Talk:Firefox

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Firefox: Adware[edit]

Mozilla Firefox has become Adware:

"Adware, or advertising-supported software, is any software package which automatically renders advertisements in order to generate revenue for its author." This clearly fits Firefox since 2014-11-15. Therefore, I advise including the category Adware. — Preceding unsigned comment added by 79.233.186.243 (talkcontribs) 16:00, 15 November 2015 (UTC)

Usually, "adware" means the software whose main purpose is showing ads, in other words, "adware" is a type of malwares. Who says "Firefox has become adware"? Could you show us reliable sources? Does anti-adware software such as Ad-Aware recognize Firefox as an adware and delete it? There are many many softwares which show ads instead of paying fee, but none of them are not in Category:Adware. --Claw of Slime (talk) 17:30, 15 November 2014 (UTC)
The definition on Adware clearly defines adware (or "advertising-supported software") in its first sentence. Mozilla Firefox clearly automatically automatically renders advertisements to generate revenue for Mozilla [1]. When there is "many many software" (please state which!) which show ads and are not listed in the Adware-category, then they should also be added to the adware-category! — Preceding unsigned comment added by 79.233.186.243 (talkcontribs) 17:48, 15 November 2015 (UTC)
First, please sign your posts by using ~~~~ or similar.
Second, you need a reliable source that states it's adware, not just a blog that requires interpretation to determine if the statement is or isn't true.
Third, you've got several editors who disagree and you should try to seek WP:CONSENSUS for a change like this.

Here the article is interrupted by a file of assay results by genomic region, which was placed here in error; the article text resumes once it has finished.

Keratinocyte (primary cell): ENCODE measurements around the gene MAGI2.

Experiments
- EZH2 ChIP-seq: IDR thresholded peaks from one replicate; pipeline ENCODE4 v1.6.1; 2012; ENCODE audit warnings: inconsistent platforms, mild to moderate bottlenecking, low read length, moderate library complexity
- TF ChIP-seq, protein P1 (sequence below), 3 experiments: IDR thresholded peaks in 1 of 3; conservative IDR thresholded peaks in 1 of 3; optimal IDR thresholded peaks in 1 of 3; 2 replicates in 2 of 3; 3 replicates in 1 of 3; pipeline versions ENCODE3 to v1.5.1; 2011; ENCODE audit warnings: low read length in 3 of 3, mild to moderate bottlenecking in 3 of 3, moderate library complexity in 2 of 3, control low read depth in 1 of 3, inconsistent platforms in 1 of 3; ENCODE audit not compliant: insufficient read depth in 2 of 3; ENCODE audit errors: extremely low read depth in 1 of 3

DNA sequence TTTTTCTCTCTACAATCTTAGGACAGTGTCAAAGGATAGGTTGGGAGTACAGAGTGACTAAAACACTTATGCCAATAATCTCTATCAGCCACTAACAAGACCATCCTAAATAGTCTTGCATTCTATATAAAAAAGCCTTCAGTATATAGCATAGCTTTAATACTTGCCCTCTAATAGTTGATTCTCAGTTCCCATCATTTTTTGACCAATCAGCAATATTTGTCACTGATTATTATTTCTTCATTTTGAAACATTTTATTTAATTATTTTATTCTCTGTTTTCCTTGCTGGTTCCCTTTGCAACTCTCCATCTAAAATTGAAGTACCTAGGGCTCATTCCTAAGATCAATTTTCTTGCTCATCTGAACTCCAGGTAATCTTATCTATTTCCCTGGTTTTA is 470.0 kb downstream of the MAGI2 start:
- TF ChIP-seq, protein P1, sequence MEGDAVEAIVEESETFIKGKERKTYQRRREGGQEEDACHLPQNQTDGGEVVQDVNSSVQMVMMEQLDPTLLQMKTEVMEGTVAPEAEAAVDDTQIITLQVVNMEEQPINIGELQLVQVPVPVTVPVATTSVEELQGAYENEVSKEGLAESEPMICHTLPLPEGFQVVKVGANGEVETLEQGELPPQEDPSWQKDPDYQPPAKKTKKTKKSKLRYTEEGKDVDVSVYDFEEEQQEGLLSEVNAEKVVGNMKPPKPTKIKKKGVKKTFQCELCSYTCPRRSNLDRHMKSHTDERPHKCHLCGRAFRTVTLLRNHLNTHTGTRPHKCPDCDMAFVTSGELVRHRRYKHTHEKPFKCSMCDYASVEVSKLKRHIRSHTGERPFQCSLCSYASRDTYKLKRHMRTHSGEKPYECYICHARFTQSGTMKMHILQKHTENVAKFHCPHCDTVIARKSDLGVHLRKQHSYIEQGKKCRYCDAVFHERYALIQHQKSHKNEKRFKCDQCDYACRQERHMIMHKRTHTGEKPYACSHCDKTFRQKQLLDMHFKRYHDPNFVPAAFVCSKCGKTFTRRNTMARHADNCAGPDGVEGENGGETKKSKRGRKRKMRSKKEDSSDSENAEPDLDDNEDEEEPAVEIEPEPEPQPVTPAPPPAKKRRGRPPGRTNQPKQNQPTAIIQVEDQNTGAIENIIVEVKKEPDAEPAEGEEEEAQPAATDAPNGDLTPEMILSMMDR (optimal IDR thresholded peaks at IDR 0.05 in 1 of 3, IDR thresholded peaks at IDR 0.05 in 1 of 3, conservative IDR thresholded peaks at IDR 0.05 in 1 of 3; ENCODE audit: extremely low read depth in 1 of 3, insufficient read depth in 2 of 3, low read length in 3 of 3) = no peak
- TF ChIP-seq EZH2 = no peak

Fourth, a discussion of this should be added to the body to explain why it is adware. The opinions of all of your verifiable sources can be added to a summary of their opinions. Recognize, of course, that blogs, forums and other material from non-experts, is likely to be challenged as not reliable so you might as well stick to reliable sources. No references should be added to the infobox.
Fifth, it's not a license type at all.
Sixth, I have the new Firefox and see no ads. So that means either I'm doing something right or it's not classical adware. Walter Görlitz (talk) 17:58, 15 November 2014 (UTC)
The definition to refer malware has a reliable reference Microsoft Encyclopedia of Security, however, the definition on Adware first sentence "any software package which automatically renders advertisements in order to generate revenue for its author" has no reference. In addition, Category:Adware is a subcategory of Category:Malware by type and most of softwares in Category:Adware are malwares, not ad-supported softwares. The examples of "many many software"; Opera (software), Skype, Android and iOS apps which include AdMob, iAd or similar libraries (such as Angry Birds series), etc. Recently, Amazon Kindle#Seventh generation also has ad-supported edition. --Claw of Slime (talk) 18:24, 15 November 2014 (UTC)
Regarding (2) If you have the definition of Adware (also see [2] [3] and even [4]) and Mozilla Firefox exactly behaves like this (shows advertisements to users on the "tiles" [5]then Firefox is clearly adware. It might not be in a magnitude like other adware, but it still is adware. Either that, or the definition of Adware is wrong.
(3) Then I am stating my argumentation here.
(4) Agreed, a explanation why Firefox is adware since 2014-11-13 (corrected date in first post) should be given as well. Sources are e.g. given above.
(5) What do you mean? Are you referring to the software license? Free software can also be adware.
(6) See [6] for more information and [7] for an example screenshot.
(7) See my answer to (2). If Firefox is no adware (according to your sources: Microsoft), then the definition is wrong or at least not complete. Firefox definitely uses advertisements to generate revenue. Then it's at least ad-supported software.
79.233.186.243 (talk) 18:37, 15 November 2014 (UTC)